See Correspondence vol. 19, letter to Fritz Müller, 2 August[1871] and n. 8. In his letter of 14 June 1871 (ibid.), Müller had mentioned the preference of some butterfliesfor red flowers of Hedychium and other genera.
See Correspondence vol. 19, letter to Fritz Müller, 2 August[1871]. CD had proposed adding a sentence to the second edition ofDescent describingMüller’s speculations on the possible role of sexual selection inbutterfly mimicry; in fact, he did not add the sentence.
Agraulis juno is now Dione juno; Marpesia petreus is theruddy daggerwing butterfly.
Wing A has been identified as belonging to a specimen ofSynpalamides phalaris; wing B belongs to a specimen of Imarapallasia (identifications made by John Chainey of the Natural HistoryMuseum, London); the wings are glued to the original letter. Both species belong to the moth family Castniidae andhave in the past been classified within Castnia (for a completesynonymy for these species, see Lamas 1995, p. 78).
Müller probably added the question mark following Calotermesrugosus (now Rugitermes rugosus) not because he was uncertain ofhis identification of the species, but because he did not know thesource of the name. It was first described by Hermann August Hagen inHagen 1858, p. 63.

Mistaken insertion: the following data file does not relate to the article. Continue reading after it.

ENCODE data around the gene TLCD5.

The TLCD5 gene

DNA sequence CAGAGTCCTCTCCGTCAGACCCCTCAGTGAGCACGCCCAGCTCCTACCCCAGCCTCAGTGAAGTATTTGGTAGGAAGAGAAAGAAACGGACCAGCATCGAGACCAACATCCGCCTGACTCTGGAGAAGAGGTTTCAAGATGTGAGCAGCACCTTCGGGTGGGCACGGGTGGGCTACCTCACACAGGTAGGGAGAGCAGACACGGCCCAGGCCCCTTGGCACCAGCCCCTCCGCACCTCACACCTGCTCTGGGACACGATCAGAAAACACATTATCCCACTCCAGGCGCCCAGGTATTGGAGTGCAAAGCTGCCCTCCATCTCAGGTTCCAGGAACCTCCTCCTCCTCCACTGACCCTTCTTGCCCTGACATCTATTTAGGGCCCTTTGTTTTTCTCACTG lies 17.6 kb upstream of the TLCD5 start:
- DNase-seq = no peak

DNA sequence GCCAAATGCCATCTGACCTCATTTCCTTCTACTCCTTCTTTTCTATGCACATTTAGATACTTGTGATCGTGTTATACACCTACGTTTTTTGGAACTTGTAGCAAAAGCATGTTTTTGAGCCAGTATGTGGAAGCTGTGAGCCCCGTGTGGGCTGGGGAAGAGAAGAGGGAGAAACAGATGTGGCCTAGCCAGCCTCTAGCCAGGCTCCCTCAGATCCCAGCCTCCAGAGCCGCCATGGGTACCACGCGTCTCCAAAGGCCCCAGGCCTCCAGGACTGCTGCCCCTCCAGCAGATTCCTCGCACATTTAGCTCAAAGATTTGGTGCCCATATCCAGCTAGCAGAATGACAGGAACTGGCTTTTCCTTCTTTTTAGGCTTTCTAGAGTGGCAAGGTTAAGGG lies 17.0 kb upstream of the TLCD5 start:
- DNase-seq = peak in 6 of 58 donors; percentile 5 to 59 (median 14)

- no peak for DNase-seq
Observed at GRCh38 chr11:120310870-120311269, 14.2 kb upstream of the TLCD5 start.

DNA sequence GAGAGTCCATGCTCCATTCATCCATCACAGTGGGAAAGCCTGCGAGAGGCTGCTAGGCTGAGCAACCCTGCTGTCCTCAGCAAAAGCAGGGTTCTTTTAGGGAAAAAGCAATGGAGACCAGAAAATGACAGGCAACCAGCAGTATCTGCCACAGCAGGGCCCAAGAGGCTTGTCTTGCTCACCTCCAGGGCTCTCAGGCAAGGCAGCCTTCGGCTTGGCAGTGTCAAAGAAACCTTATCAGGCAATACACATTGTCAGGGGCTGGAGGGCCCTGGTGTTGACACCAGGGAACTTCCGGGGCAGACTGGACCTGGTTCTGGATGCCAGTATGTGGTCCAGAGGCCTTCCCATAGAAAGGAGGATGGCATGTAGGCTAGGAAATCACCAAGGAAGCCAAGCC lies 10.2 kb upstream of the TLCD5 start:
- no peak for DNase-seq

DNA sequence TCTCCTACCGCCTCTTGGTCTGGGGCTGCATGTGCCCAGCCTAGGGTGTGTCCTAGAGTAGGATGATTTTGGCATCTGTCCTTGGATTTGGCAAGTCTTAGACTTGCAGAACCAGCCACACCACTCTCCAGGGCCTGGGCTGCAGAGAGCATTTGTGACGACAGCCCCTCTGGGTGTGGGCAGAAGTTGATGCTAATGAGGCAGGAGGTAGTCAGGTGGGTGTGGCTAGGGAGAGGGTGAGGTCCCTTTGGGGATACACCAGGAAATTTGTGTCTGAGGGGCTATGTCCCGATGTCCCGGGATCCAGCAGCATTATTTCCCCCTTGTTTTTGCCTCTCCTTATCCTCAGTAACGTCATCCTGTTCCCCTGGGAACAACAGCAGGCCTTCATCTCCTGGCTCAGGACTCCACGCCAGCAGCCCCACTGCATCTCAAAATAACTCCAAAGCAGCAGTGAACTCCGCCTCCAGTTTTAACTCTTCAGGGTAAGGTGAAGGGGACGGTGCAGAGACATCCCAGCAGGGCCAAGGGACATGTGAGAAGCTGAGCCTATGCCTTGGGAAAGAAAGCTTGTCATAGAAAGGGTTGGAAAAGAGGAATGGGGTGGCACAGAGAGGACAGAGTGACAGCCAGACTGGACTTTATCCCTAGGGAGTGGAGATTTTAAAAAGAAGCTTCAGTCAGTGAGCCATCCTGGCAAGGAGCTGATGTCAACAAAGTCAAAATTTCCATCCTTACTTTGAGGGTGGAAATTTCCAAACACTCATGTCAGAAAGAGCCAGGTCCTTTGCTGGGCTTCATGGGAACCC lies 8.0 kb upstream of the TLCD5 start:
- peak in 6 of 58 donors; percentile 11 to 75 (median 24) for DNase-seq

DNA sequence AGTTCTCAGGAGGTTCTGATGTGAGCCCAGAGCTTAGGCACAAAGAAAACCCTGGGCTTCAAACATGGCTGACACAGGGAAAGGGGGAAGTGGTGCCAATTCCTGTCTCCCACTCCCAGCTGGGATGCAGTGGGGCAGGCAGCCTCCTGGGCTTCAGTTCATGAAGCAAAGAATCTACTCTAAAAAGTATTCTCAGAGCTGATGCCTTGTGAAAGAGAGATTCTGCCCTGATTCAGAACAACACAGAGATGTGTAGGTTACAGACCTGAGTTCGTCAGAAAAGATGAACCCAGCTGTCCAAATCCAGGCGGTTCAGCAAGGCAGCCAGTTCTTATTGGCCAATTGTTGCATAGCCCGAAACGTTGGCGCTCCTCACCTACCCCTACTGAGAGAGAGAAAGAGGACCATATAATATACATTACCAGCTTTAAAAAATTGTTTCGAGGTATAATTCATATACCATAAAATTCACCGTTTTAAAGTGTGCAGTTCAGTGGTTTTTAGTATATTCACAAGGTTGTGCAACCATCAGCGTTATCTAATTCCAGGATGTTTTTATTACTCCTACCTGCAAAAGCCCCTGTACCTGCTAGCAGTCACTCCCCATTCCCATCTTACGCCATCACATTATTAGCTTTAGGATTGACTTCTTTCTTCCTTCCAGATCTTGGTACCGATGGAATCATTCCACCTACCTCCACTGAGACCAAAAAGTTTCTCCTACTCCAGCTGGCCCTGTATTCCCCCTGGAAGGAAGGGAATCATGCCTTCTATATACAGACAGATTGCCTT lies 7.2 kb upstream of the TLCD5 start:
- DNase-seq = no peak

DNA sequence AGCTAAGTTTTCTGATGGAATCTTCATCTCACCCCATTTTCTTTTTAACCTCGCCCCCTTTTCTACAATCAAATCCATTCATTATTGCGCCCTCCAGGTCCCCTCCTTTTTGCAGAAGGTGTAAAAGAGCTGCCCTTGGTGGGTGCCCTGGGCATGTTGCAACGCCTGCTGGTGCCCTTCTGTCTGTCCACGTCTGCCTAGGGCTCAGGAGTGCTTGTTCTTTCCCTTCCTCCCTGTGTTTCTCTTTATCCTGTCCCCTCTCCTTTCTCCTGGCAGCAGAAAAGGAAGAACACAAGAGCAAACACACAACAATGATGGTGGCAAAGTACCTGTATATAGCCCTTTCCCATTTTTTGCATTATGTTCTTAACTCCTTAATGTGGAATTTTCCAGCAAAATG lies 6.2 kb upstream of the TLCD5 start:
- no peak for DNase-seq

Calotermes nodulosus is now Rugitermes nodulosus.
Hagen had named the fossil Calotermus heerii (Hagen 1858,pp. 73–4); it is now Mastotermes heerii.
Odontomachus is the genus of trap-jaw ants. For more on theiruse of mandibles for jumping, see Patek et al. 2006.
Termes cingulatus is now Aparatermes cingulatus. For Hagen’sdescription of their use of mandibles for jumping, see Hagen 1858,p. 190 and plate I, fig. 13.
See Linnaeus 1758–9, 1: 609.
Dentalium is the genus of tusk shells (marine scaphopodmolluscs), so named because in shape they resemble a tusk or caninetooth. Leptocerus is a genus of long-horn caddisflies. The caddisflyspecies to which Müller refers was originally named Phryganeagrumicha (see Vallot 1855, p. xii), but was transferred to the genusLeptocerus by Hagen, based on the structure of the larval cases(Hagen 1864, pp. 226–7). Hagen was misled by the fact that someleptocerid larvae use the empty cases of this species (see Flint et al. 1999,p. 81). The species is now Grumicha grumicha.